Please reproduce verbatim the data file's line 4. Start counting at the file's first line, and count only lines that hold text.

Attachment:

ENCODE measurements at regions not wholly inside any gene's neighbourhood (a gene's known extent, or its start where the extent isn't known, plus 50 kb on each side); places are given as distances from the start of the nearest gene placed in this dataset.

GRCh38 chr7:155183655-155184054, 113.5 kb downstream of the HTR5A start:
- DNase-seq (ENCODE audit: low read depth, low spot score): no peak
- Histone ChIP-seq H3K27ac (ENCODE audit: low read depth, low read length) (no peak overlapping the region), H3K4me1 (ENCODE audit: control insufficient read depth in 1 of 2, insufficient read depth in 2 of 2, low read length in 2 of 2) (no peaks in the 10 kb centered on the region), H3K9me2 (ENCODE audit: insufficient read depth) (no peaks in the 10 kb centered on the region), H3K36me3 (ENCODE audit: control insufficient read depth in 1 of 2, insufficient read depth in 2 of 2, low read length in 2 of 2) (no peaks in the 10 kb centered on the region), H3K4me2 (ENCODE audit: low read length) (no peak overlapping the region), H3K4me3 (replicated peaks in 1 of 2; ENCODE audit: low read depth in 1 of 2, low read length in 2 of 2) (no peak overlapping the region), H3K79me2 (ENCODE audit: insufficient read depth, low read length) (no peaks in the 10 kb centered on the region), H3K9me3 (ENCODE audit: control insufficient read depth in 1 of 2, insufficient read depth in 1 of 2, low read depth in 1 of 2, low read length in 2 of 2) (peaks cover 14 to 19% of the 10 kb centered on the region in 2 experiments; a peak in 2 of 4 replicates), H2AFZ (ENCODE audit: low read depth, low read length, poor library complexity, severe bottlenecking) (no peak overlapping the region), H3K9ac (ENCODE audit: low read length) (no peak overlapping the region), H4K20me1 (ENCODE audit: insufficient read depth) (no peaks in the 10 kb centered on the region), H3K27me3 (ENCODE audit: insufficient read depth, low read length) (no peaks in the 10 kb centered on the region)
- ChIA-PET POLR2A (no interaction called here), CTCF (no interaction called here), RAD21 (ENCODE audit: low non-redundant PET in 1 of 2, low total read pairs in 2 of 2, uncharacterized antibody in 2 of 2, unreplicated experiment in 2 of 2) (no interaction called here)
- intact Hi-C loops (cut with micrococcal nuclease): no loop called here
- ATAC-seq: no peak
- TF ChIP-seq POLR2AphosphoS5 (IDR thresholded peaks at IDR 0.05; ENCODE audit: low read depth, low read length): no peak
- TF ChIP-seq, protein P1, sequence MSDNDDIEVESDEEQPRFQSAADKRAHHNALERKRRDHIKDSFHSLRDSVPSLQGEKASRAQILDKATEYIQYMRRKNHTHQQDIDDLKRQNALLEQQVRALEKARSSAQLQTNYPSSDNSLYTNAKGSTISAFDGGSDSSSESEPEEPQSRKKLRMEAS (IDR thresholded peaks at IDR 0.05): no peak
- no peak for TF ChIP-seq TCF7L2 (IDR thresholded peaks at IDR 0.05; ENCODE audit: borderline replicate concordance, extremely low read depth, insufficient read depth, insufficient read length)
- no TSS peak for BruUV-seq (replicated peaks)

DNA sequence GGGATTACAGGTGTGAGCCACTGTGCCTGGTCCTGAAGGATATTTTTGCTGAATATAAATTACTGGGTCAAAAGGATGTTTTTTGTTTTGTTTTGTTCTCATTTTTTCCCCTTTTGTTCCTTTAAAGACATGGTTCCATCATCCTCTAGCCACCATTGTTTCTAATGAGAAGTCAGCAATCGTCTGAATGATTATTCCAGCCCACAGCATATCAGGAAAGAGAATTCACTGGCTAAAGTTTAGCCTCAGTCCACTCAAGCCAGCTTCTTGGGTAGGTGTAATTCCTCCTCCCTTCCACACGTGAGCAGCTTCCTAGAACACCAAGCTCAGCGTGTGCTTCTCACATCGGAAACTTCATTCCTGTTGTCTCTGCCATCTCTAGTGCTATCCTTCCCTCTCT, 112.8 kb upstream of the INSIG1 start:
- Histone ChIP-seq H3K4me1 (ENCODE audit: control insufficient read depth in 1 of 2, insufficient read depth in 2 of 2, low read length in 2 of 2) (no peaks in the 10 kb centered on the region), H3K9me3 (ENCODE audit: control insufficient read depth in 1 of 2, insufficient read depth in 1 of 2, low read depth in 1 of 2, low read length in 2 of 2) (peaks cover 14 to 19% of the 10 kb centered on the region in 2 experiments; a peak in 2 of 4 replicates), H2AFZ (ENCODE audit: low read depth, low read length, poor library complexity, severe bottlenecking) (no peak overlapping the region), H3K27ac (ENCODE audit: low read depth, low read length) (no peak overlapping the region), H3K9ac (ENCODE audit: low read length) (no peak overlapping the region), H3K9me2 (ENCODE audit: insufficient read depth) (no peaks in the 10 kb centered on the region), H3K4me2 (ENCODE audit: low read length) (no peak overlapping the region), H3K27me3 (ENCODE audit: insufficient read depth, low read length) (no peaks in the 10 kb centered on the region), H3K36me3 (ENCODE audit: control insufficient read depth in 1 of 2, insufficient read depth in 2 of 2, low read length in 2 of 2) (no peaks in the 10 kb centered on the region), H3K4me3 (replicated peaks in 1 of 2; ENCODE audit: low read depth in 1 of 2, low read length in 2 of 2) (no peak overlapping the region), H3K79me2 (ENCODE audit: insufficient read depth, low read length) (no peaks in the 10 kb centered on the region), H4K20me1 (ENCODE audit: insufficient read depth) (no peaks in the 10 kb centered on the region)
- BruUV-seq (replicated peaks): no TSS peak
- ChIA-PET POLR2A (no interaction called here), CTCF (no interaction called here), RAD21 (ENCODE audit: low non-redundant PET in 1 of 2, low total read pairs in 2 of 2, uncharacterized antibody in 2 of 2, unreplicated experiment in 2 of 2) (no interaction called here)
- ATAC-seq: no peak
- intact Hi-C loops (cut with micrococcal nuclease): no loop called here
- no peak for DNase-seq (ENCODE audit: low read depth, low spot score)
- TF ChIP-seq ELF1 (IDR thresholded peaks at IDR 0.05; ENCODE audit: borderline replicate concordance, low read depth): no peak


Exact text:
- Histone ChIP-seq H3K27ac (ENCODE audit: low read depth, low read length) (no peak overlapping the region), H3K4me1 (ENCODE audit: control insufficient read depth in 1 of 2, insufficient read depth in 2 of 2, low read length in 2 of 2) (no peaks in the 10 kb centered on the region), H3K9me2 (ENCODE audit: insufficient read depth) (no peaks in the 10 kb centered on the region), H3K36me3 (ENCODE audit: control insufficient read depth in 1 of 2, insufficient read depth in 2 of 2, low read length in 2 of 2) (no peaks in the 10 kb centered on the region), H3K4me2 (ENCODE audit: low read length) (no peak overlapping the region), H3K4me3 (replicated peaks in 1 of 2; ENCODE audit: low read depth in 1 of 2, low read length in 2 of 2) (no peak overlapping the region), H3K79me2 (ENCODE audit: insufficient read depth, low read length) (no peaks in the 10 kb centered on the region), H3K9me3 (ENCODE audit: control insufficient read depth in 1 of 2, insufficient read depth in 1 of 2, low read depth in 1 of 2, low read length in 2 of 2) (peaks cover 14 to 19% of the 10 kb centered on the region in 2 experiments; a peak in 2 of 4 replicates), H2AFZ (ENCODE audit: low read depth, low read length, poor library complexity, severe bottlenecking) (no peak overlapping the region), H3K9ac (ENCODE audit: low read length) (no peak overlapping the region), H4K20me1 (ENCODE audit: insufficient read depth) (no peaks in the 10 kb centered on the region), H3K27me3 (ENCODE audit: insufficient read depth, low read length) (no peaks in the 10 kb centered on the region)